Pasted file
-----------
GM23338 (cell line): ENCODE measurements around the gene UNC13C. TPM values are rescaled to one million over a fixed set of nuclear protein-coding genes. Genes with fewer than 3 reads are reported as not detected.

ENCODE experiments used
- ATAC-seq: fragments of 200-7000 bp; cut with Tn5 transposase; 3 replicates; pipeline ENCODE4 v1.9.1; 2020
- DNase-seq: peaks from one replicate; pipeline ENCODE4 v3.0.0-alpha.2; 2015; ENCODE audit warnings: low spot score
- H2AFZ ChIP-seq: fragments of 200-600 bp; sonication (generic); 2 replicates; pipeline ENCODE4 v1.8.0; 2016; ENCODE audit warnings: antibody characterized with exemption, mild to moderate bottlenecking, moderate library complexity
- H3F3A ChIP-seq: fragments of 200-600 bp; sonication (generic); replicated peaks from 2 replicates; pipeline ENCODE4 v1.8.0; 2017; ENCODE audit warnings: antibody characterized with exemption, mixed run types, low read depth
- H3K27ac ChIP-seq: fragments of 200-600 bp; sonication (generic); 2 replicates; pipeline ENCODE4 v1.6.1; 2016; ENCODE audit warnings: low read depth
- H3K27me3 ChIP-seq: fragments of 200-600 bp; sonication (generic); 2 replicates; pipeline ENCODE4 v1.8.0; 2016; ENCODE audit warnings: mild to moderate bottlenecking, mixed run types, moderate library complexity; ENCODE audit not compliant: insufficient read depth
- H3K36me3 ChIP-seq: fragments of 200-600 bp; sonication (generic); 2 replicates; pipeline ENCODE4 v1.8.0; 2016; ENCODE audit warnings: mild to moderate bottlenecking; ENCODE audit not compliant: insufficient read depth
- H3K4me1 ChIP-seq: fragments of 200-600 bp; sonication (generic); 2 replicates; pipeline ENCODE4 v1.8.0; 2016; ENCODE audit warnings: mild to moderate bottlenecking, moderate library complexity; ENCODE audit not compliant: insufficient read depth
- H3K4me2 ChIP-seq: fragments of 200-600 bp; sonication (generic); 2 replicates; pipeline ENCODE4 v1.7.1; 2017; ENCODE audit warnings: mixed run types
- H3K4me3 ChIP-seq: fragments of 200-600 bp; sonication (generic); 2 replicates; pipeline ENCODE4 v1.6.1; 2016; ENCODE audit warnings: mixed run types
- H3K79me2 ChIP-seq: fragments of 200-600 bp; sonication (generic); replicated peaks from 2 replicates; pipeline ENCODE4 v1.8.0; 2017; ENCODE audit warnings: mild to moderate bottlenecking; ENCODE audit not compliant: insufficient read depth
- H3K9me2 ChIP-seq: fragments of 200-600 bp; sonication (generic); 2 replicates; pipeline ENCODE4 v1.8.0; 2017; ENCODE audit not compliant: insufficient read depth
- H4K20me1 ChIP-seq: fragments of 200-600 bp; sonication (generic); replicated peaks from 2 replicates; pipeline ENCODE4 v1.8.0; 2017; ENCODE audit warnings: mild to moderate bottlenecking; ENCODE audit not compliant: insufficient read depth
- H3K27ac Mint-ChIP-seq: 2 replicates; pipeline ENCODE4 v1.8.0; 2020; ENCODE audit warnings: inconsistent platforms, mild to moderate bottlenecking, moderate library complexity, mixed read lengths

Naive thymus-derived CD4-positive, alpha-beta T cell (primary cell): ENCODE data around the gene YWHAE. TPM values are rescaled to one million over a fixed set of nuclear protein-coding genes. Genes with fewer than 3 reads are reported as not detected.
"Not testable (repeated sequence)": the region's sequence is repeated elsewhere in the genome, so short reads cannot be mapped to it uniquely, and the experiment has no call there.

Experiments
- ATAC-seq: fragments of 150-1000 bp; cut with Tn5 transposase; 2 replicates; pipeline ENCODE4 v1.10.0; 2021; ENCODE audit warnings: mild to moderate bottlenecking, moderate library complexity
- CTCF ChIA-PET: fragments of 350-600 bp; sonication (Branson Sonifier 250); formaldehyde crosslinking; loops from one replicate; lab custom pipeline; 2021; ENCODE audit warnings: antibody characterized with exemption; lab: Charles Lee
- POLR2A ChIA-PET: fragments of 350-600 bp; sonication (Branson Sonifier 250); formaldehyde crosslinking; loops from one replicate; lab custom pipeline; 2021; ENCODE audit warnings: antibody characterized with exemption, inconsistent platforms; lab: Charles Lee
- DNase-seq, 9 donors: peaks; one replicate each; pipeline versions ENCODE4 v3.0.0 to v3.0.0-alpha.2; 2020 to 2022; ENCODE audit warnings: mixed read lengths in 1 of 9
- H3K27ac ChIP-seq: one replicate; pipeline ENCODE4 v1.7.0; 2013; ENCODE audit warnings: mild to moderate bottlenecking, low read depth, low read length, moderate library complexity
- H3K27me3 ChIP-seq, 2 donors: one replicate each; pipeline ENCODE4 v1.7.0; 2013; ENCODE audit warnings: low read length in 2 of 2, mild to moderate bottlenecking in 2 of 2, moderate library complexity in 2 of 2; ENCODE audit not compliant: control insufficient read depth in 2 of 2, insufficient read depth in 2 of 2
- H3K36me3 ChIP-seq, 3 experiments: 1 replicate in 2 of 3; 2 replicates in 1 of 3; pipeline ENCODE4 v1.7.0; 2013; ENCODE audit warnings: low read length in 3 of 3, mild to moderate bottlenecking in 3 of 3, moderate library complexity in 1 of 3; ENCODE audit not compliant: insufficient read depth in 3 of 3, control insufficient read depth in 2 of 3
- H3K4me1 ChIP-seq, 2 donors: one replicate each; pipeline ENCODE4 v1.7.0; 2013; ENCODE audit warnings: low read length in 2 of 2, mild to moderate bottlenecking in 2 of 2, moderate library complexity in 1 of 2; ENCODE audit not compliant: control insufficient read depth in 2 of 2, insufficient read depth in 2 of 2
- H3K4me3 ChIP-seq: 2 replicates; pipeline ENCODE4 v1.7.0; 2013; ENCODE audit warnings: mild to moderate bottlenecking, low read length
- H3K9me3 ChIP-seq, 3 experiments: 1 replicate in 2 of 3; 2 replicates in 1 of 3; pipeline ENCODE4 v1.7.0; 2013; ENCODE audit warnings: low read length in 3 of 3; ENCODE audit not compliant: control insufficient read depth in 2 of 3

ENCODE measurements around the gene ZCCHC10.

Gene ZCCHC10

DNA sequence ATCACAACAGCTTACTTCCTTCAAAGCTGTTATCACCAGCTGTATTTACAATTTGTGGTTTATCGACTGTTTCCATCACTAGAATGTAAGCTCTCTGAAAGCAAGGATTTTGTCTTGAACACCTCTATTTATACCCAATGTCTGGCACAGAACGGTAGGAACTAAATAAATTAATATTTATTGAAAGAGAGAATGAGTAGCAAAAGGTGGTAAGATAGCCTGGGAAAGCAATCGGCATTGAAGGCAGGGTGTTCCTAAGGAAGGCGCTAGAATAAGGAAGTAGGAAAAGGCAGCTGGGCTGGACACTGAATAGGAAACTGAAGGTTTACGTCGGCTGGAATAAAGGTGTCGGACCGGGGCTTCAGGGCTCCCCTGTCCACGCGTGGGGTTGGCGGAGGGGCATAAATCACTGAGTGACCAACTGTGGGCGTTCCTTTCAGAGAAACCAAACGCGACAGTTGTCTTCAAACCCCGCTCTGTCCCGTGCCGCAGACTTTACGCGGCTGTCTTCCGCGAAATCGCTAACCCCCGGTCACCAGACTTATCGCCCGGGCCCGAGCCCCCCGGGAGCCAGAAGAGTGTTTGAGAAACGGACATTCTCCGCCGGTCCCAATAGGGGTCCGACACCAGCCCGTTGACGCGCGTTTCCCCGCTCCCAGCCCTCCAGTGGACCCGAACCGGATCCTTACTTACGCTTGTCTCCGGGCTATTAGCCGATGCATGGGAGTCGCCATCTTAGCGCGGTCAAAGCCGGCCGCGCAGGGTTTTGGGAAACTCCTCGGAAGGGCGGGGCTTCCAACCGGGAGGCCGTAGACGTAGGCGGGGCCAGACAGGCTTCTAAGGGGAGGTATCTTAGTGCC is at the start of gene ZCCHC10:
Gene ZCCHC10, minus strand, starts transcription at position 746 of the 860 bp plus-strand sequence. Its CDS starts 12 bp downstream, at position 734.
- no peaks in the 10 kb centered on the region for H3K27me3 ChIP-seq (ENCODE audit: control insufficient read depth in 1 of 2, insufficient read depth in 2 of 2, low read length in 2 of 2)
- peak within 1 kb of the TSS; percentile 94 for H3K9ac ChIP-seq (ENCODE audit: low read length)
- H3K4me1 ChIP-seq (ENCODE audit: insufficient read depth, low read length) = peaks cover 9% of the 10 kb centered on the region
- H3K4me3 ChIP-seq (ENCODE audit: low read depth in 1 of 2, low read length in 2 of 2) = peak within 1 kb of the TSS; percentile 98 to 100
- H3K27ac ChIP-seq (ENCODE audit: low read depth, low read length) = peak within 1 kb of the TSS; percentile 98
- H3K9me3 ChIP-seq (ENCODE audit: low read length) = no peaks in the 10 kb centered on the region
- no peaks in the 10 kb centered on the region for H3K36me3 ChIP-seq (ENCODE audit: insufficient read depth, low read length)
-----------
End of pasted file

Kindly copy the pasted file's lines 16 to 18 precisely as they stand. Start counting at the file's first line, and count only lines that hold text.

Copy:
- H3K27ac Mint-ChIP-seq: 2 replicates; pipeline ENCODE4 v1.8.0; 2020; ENCODE audit warnings: inconsistent platforms, mild to moderate bottlenecking, moderate library complexity, mixed read lengths

Naive thymus-derived CD4-positive, alpha-beta T cell (primary cell): ENCODE data around the gene YWHAE. TPM values are rescaled to one million over a fixed set of nuclear protein-coding genes. Genes with fewer than 3 reads are reported as not detected.
"Not testable (repeated sequence)": the region's sequence is repeated elsewhere in the genome, so short reads cannot be mapped to it uniquely, and the experiment has no call there.